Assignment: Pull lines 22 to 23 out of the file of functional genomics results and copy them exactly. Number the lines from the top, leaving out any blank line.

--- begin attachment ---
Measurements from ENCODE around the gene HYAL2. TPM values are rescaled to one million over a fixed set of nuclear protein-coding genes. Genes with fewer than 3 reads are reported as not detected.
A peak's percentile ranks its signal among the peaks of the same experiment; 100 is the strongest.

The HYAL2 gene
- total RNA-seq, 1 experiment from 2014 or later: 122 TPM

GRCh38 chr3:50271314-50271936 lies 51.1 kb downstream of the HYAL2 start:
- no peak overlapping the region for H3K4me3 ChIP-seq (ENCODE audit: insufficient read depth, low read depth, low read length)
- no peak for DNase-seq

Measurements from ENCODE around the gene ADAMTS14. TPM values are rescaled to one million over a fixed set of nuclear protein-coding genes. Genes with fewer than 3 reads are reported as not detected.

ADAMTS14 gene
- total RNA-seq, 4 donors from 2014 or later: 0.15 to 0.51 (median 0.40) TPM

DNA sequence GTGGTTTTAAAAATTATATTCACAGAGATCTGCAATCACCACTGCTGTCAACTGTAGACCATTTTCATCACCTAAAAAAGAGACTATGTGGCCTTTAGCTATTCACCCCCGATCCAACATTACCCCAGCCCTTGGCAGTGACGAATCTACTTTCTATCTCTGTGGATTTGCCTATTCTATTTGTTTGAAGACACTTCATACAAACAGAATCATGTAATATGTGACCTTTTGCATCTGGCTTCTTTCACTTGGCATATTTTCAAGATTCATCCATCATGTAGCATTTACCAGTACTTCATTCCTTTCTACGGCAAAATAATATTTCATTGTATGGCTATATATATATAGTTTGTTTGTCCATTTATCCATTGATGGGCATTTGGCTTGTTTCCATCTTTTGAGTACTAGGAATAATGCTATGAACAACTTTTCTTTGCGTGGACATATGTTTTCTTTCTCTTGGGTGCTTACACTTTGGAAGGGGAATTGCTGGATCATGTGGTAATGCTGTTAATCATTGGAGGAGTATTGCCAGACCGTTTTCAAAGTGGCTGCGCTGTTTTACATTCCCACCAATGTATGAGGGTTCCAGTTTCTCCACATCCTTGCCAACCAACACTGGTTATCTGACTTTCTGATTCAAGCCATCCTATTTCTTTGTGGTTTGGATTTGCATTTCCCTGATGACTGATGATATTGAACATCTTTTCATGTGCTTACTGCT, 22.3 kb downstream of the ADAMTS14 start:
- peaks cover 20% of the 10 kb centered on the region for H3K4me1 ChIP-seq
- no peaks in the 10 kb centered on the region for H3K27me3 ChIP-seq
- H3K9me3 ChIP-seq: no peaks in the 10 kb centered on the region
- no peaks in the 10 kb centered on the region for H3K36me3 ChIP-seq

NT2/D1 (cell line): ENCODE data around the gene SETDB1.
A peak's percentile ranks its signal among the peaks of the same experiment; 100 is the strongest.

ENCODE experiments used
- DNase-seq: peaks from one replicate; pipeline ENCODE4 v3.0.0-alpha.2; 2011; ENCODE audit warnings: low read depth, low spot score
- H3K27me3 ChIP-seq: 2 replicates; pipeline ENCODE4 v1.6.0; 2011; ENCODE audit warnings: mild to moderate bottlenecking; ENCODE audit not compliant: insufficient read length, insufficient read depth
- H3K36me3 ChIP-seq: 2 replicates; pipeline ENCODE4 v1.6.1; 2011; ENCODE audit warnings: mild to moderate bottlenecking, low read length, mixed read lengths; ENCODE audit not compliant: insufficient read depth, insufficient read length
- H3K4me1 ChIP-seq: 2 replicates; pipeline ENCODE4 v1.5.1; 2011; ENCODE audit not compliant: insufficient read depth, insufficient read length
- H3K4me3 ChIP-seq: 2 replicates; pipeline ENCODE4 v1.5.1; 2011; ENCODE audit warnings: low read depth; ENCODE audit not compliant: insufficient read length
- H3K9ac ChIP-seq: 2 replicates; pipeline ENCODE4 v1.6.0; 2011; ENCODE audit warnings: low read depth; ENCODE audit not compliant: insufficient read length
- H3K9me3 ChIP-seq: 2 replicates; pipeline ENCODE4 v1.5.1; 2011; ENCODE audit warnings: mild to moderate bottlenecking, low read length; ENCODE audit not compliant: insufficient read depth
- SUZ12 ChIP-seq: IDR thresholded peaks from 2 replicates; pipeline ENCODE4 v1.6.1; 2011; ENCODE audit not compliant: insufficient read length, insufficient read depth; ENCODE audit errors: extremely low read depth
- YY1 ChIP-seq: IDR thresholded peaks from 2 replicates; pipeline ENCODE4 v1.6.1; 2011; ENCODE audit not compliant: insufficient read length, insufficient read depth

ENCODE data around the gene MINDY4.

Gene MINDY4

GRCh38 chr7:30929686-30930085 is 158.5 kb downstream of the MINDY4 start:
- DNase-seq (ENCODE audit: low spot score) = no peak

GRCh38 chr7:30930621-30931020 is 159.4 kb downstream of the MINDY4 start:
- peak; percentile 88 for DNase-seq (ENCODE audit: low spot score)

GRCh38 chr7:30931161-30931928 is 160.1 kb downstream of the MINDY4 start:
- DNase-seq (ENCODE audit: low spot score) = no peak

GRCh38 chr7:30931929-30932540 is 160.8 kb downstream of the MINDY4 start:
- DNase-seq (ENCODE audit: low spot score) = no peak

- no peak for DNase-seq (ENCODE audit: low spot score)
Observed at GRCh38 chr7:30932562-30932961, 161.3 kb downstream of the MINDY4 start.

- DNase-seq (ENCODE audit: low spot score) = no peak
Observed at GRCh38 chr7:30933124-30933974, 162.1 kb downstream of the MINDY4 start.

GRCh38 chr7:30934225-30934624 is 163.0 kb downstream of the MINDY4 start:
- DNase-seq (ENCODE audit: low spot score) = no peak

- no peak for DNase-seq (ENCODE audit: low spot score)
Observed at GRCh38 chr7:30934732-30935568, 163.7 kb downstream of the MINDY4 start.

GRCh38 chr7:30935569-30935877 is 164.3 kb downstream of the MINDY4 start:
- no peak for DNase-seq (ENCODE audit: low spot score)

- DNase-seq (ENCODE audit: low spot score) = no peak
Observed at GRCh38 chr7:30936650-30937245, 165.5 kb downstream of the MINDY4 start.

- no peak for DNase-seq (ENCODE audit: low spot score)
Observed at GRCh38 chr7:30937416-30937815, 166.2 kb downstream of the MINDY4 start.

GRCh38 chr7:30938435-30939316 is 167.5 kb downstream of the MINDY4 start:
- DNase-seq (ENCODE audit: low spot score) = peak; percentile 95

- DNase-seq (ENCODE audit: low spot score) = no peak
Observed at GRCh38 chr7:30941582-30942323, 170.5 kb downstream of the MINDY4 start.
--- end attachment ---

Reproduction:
- H3K4me1 ChIP-seq: 2 replicates; pipeline ENCODE4 v1.5.1; 2011; ENCODE audit not compliant: insufficient read depth, insufficient read length
- H3K4me3 ChIP-seq: 2 replicates; pipeline ENCODE4 v1.5.1; 2011; ENCODE audit warnings: low read depth; ENCODE audit not compliant: insufficient read length